Are pharmaceutical brand names for cellular therapy products held to a different similarity review standard than pharmaceutical drug products? A recent approval may provide some answers as to how the FDA will review cellular therapies in the future.
The US FDA recently approved Lantidra, a cellular therapy product made from pancreatic cells of deceased donors, to treat type 1 diabetes. It’s specifically for adults with type 1 diabetes who struggle to control their blood sugar levels and experience frequent episodes of low blood sugar despite intensive diabetes management.
When the Brandsymbol Regulatory Division analyzed the name “Lantidra,” it reminded us of similar-sounding names like Apidra, Lantus, and Latuda. We checked their POCA scores in the chart below:
|Drug Name Pair||Combined Score (%)||Orthographic Score (%)||Phonetic Score (%)|
|LANTIDRA – Apidra||64||71||56|
|LANTIDRA – Lantus||62||68||55|
|LANTIDRA – Latuda||63||71||55|
POCA is a name safety testing tool that gives us a starting point, but we don’t rely on it alone when assessing name similarities. For name pairs with moderate POCA scores (between 54% and 69%), we need to consider other factors to determine the likelihood of confusion in real-world scenarios. We look at characteristics such as dosage form, strength, frequency, therapeutic category, and patient population.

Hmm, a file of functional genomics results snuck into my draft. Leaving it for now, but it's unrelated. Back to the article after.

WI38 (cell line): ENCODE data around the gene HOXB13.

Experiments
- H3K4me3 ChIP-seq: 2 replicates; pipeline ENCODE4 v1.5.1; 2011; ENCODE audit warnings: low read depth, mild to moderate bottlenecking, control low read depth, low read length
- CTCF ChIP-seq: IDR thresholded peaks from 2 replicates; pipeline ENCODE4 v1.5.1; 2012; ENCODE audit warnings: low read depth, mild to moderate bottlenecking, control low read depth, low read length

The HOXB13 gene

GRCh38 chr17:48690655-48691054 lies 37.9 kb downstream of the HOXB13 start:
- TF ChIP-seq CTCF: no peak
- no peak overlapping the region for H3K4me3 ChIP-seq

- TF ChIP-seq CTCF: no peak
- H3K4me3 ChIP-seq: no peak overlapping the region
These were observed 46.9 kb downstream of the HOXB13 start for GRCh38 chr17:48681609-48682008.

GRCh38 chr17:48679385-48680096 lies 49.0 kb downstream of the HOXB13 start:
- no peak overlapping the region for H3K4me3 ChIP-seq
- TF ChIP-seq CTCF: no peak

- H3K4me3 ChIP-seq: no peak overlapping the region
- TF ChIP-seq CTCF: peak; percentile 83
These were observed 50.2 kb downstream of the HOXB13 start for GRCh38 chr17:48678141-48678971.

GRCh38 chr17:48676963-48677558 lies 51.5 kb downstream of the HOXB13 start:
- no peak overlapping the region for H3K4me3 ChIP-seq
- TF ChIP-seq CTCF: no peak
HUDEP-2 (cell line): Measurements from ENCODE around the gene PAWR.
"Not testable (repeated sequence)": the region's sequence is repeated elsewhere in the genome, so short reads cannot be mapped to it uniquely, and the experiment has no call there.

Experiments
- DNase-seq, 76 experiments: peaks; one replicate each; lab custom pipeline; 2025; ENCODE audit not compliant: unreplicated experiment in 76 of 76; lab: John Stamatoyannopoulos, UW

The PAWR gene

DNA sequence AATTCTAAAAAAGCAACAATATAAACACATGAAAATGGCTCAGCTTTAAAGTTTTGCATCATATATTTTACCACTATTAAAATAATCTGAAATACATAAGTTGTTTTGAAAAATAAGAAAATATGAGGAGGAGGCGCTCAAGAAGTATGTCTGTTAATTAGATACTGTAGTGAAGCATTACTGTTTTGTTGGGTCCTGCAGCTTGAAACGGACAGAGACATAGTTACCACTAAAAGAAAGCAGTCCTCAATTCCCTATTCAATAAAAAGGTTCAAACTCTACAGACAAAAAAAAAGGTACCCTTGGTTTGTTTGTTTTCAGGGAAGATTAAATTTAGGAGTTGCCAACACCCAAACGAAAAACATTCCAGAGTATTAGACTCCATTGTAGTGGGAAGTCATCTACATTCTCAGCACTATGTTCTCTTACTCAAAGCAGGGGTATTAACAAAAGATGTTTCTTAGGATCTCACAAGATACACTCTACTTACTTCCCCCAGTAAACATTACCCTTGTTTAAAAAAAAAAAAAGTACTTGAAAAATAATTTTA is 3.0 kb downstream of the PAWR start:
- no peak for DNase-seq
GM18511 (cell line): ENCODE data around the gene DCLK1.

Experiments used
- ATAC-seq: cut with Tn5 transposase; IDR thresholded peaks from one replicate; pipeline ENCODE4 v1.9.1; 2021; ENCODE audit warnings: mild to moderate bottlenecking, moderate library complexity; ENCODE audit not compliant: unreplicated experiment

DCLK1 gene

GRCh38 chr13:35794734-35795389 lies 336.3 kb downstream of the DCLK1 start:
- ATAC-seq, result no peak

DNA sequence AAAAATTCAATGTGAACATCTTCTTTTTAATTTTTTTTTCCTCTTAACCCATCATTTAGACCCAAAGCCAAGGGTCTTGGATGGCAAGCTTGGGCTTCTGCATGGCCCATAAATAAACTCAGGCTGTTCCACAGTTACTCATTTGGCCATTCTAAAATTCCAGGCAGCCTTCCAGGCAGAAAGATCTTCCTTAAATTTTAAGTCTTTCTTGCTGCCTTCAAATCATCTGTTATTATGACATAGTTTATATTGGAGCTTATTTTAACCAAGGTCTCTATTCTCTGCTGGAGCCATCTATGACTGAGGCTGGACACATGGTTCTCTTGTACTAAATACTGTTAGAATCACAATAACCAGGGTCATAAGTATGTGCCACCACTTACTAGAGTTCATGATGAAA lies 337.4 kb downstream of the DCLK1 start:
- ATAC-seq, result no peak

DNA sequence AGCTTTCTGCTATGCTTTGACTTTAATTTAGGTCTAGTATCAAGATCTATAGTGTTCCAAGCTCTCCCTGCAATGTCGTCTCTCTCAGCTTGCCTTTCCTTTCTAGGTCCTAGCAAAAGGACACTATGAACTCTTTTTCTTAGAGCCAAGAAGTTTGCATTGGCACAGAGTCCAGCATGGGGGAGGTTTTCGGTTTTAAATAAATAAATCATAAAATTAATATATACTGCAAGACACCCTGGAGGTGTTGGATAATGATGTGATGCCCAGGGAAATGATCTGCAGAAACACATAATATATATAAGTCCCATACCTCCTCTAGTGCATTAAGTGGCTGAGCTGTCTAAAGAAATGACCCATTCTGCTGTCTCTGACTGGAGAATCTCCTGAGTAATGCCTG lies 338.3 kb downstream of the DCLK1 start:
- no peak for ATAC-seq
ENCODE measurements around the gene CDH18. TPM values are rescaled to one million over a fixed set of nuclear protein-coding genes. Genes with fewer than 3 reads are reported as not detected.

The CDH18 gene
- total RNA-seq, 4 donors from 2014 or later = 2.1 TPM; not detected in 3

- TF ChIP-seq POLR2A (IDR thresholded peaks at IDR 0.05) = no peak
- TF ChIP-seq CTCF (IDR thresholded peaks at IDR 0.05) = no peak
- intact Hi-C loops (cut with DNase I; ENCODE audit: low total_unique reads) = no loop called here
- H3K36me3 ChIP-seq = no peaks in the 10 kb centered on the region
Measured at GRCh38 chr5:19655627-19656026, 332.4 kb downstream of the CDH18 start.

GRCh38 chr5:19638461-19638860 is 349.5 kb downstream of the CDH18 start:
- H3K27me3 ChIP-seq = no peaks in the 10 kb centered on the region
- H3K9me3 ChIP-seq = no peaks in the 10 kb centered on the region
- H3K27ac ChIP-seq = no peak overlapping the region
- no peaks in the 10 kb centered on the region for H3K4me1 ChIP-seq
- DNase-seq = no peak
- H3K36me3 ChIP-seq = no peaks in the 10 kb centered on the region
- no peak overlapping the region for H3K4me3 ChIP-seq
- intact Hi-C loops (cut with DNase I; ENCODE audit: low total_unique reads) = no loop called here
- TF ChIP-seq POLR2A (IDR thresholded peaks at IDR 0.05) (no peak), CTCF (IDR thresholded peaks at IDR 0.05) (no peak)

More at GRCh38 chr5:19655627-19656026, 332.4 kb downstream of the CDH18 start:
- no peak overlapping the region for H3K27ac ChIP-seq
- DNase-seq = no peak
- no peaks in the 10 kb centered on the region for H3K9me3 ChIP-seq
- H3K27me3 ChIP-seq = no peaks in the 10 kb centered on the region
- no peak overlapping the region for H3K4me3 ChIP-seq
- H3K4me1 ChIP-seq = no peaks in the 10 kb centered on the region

In the case of Lantidra, both Apidra and Lantus are indicated for patients with diabetes mellitus, including adults and children. Apidra is a rapid-acting insulin analog, while Lantus is a long-acting insulin analog. These similarities raise concerns about potential confusion.
Latuda, on the other hand, is used to treat schizophrenia in adults and adolescents and bipolar depression in adults and pediatric patients. It carries warnings related to hyperglycemia, dyslipidemia, and weight gain.
While we don’t have confirmation, it’s possible that cellular therapy products undergo a slightly different similarity review process through the Center for Biologics Evaluation and Research (CBER) compared to pharmaceutical drug products reviewed by the Center for Drug Evaluation and Research (CDER). This difference may be similar to the separate name review process for vaccines and gene therapy, which is also handled by CBER due to the unique nature and administration of these products.
Administering Lantidra requires pre-procedural immunosuppression prior to infusion, and it must be administered directly into the hepatic portal vein by experienced interventional radiologists or surgeons in controlled, sterile conditions. Both the recipient’s serum and the donor’s lymphocytes must test negative to prevent immediate rejection of the islet cells.
As more cellular therapy products receive approval, we will continue to observe how the brand name review process adapts to these innovative treatments and keep you up to date on the latest trends in the pharmaceutical naming landscape.